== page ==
Although the exact numbers are unknown, tens of thousands of employees in the information and communications technology (ICT) sector have fled Russia to work remotely abroad since Vladimir Putin attacked Ukraine on 24 September. February and, furthermore, he ordered the mobilization of at least 300,000 men to be sent to the front in September.
But some of them may be forced to return because of a new law that Russian lawmakers are considering passing by early this year that plans to ban telecommuting for some professions. The authorities hope to encourage the return of these Russian employees who have taken advantage of the facilities of the ICT sector to escape their country. The Russian government estimates that there are about 100,000 specialists.
Hardline lawmakers, fearful that more IT professionals will end up working in NATO countries and inadvertently sharing sensitive security information, have proposed banning some ICT specialists from leaving Russia.
But the Digital Ministry warned in December that a total ban could make Russian companies in the sector less effective and therefore less competitive: "In the end, whoever can attract the most talented staff, including from abroad, will win." he remembered.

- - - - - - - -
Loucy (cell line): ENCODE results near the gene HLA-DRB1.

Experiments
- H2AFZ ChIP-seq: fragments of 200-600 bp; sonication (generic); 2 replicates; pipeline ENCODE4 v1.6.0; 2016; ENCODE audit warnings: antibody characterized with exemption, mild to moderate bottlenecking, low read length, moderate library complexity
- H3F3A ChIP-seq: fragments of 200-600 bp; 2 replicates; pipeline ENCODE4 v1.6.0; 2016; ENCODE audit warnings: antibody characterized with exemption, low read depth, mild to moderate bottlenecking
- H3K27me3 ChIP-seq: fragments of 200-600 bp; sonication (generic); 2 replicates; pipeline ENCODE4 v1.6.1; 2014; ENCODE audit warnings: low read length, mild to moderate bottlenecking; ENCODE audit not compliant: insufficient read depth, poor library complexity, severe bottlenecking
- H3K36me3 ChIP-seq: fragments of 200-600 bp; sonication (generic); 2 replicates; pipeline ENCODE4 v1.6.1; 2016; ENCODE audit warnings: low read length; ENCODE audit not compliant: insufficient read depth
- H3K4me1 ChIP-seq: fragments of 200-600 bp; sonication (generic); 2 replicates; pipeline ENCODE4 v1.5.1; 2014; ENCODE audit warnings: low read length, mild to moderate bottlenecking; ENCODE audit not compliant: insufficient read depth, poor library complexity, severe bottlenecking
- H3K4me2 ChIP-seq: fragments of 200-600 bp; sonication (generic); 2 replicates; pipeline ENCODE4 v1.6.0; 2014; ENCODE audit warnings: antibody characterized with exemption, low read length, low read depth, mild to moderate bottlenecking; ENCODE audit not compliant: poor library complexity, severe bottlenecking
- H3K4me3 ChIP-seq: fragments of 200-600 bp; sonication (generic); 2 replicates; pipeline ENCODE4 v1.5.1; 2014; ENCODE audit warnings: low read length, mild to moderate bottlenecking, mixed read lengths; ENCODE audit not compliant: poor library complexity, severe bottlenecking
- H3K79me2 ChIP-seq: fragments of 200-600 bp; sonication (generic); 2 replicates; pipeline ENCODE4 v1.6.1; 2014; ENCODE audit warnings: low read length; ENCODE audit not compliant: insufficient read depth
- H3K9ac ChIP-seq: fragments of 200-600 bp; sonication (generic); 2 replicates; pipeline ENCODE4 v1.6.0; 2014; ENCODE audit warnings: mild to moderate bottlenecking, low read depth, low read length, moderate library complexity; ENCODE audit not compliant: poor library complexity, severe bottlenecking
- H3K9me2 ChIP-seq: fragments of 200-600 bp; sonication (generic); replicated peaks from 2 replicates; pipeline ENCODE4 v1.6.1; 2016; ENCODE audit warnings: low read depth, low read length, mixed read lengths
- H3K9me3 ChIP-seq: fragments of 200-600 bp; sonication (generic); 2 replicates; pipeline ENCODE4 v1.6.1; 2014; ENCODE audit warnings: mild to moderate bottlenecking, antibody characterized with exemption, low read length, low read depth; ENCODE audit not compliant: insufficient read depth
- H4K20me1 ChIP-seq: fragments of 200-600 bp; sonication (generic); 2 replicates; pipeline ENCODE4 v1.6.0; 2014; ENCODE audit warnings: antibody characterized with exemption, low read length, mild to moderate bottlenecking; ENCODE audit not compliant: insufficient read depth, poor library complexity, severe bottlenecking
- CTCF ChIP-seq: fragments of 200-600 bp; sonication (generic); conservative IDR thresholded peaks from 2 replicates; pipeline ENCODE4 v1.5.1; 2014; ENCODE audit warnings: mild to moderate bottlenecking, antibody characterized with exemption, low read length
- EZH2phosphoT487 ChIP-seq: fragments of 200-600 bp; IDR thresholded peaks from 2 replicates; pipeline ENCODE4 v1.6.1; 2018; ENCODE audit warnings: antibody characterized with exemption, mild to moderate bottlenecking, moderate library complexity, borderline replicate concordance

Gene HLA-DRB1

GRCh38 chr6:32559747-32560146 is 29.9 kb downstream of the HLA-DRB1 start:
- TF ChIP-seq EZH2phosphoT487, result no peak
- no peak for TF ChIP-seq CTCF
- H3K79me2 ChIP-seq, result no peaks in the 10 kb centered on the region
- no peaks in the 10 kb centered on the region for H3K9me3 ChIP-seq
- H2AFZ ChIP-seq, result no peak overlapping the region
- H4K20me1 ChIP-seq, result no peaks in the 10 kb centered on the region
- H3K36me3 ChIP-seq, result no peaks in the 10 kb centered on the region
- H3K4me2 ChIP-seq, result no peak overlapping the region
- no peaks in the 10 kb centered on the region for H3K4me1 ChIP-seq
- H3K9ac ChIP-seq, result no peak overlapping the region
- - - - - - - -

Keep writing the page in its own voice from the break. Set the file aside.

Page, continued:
While many disillusioned young Russians have gone to countries like Latvia, Georgia or Armenia, where the Russian language is widely spoken, several have taken a bigger leap: to Argentina.
This is the case of Roman Tulnov, a 36-year-old ICT specialist, who says he does not plan to return to Russia under any circumstances. "He had wanted to leave for a long time. On February 24, everything became clear. I understood that there was no longer life in Russia," he told Reuters. Tulnov attributes precisely to the partial mobilization the fact of being able to work six time zones apart. "Before the mobilization, nobody thought of giving the go-ahead for people to move to who knows where."
Product designer Yulia, 26, estimates that a quarter of her team would rather resign than return to Russia under duress. "Offering a no-choice option is a bit like negotiating with terrorists: 'Go back or we'll make your job impossible, and that of your company and employees,'" she says.
In this context, the powerful speaker of Russia's lower house of parliament or State Duma, Vyacheslav Volodin, has once said that he advocates higher taxes for workers who have moved abroad.
But some expatriate Russians might also stop paying taxes altogether. Personal income tax of 13% is automatically deducted from employees who are residents, but those who work for Russian-based companies from abroad are free to do as they please.
Professional online poker player Sasha, 37, who also lives in Argentina, tells Reuters that he has stopped taxing Russia: "When you pay taxes you support the state and its military expansion. I'm not paying and I don't plan to." .